Swinth, too, is an academic, and Feminism's Forgotten Fight is a more traditional academic book. It's narrower and less prescriptive, and works to dispel the popular claim that feminists "promised women they could have it all, but what we got instead was mothers who ... sleepwalk through stressed-out and exhausted lives, with little meaningful time for their children. Feminism ignored the family, the story goes ... [or was] outright hostile to the needs of family."
Swinth demonstrates that second-wave feminists did work to redefine motherhood and support mothers—but that their crucial work was obscured by conservative backlash and mainstream resistance to the radical changes that feminists thought necessary. Swinth sums up the establishment response in a quote from Letty Cottin Pogrebin, founding editor of Ms. magazine: "Let her do it all. Why not? As long as there are no tremors beneath the status quo; as long as men don't have to give up their political supremacy, good jobs, hot dinners, casual fatherhood, sexual devices, birthright power."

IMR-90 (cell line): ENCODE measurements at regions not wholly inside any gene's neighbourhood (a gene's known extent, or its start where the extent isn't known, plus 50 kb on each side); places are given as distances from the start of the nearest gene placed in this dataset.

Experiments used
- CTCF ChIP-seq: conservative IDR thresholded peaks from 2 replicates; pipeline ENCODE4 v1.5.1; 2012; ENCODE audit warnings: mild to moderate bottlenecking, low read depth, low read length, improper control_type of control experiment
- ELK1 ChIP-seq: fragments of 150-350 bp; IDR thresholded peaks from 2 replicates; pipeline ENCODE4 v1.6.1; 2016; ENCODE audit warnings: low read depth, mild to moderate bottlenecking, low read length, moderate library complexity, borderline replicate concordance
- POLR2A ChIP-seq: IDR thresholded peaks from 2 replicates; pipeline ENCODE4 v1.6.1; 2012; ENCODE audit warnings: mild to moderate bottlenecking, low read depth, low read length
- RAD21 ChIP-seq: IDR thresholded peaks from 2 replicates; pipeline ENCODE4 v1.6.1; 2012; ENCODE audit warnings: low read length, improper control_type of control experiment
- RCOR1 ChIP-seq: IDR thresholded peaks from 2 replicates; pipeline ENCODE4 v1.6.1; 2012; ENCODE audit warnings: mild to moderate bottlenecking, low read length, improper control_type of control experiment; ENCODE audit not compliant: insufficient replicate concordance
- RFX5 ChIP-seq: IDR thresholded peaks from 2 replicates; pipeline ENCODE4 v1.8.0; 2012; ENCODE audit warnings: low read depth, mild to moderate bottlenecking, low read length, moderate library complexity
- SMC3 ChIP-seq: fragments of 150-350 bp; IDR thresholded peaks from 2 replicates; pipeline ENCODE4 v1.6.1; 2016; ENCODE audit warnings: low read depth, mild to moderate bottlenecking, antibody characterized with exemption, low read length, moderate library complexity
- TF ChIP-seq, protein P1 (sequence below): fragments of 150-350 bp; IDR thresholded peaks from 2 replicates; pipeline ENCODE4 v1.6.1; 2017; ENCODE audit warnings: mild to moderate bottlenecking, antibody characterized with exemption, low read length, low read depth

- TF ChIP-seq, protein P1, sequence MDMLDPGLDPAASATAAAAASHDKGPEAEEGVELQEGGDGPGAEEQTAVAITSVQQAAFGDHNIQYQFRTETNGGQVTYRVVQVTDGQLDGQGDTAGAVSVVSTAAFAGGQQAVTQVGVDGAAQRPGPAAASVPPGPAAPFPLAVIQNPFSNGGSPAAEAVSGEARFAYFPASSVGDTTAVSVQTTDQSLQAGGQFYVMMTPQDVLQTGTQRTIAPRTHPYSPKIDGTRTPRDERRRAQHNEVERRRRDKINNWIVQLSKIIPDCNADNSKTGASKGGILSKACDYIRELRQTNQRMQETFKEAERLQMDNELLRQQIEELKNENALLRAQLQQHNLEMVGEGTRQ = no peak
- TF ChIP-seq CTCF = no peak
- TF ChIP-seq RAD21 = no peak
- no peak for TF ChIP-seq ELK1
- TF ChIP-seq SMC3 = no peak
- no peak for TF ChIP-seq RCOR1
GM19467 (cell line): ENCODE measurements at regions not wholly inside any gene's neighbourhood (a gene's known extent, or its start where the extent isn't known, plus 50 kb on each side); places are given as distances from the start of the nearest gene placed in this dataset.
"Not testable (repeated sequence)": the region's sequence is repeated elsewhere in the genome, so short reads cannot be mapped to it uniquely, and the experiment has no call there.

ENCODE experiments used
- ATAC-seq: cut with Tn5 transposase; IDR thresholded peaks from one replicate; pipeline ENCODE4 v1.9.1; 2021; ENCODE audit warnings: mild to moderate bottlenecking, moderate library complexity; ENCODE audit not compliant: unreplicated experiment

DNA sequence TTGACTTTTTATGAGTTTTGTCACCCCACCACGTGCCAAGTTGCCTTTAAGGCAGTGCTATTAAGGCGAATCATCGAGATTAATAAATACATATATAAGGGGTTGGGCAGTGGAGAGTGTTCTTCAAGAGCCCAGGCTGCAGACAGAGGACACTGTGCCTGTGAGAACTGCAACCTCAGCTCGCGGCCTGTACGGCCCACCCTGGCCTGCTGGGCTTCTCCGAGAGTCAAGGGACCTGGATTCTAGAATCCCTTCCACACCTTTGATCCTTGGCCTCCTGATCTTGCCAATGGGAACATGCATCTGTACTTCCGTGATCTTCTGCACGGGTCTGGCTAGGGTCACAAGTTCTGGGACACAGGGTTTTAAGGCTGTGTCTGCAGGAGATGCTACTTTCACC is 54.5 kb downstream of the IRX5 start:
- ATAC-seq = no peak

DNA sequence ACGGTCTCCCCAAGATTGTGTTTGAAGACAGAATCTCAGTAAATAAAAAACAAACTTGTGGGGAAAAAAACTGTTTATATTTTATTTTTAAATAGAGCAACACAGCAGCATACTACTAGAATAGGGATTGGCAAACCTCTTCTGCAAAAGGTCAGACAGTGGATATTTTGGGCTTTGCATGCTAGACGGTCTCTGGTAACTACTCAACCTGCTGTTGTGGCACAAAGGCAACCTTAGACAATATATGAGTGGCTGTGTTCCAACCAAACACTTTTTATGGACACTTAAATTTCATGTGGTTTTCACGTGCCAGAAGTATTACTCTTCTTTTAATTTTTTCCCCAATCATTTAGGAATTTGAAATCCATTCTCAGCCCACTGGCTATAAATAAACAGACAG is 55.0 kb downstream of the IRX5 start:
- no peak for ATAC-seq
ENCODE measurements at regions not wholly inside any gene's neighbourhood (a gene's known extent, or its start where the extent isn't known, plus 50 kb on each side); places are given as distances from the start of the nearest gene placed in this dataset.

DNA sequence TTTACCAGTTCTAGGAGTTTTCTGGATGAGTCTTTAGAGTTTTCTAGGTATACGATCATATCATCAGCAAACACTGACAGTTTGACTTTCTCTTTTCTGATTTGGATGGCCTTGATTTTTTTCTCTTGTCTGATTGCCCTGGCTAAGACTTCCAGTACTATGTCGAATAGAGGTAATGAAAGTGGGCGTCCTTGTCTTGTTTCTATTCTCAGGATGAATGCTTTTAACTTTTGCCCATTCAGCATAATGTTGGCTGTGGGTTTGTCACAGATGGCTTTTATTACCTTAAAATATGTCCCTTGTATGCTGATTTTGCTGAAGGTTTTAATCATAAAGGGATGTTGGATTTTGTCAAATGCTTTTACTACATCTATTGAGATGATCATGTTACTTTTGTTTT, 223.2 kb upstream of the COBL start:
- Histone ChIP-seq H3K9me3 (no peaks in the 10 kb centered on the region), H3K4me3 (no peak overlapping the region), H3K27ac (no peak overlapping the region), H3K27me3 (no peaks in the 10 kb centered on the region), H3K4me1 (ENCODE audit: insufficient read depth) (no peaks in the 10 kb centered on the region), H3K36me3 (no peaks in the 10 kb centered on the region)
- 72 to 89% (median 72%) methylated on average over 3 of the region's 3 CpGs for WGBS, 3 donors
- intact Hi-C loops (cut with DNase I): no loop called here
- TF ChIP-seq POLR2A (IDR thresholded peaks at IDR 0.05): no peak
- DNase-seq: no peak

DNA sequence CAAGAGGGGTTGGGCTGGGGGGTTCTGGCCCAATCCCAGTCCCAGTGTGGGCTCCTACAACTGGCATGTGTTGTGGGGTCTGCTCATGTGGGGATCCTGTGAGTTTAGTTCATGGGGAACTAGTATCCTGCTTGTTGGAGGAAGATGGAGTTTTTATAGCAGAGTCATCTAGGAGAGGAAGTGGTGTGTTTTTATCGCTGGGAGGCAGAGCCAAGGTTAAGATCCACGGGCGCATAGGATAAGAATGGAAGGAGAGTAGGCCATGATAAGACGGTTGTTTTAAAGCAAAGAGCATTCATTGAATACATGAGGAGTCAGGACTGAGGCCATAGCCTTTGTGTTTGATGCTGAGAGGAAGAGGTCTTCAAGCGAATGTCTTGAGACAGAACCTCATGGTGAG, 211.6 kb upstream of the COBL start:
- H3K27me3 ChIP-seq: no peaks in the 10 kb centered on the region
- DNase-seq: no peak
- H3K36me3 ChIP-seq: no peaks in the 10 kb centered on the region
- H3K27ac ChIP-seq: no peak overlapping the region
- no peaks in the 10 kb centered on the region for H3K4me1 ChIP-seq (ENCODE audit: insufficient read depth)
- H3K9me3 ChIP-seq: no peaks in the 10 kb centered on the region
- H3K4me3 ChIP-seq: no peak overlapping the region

With an intellectual history of American motherhood from the arrival of the English settlers, Westervelt sets out to uncover "how it was that a culture that superficially holds motherhood in such high esteem could in fact have so little regard for women who have children." She's pragmatic in her response, suggesting a policy fix and a cultural fix at the end of each chapter that she thinks could be implemented without "massive cultural and economic change." Her prose, direct and colloquial, is punctuated by deeply satisfying moments of ire at the demands placed on working mothers. Westervelt is a journalist, and by her own admission, "a tired working mom ... [with] no energy left to sugarcoat."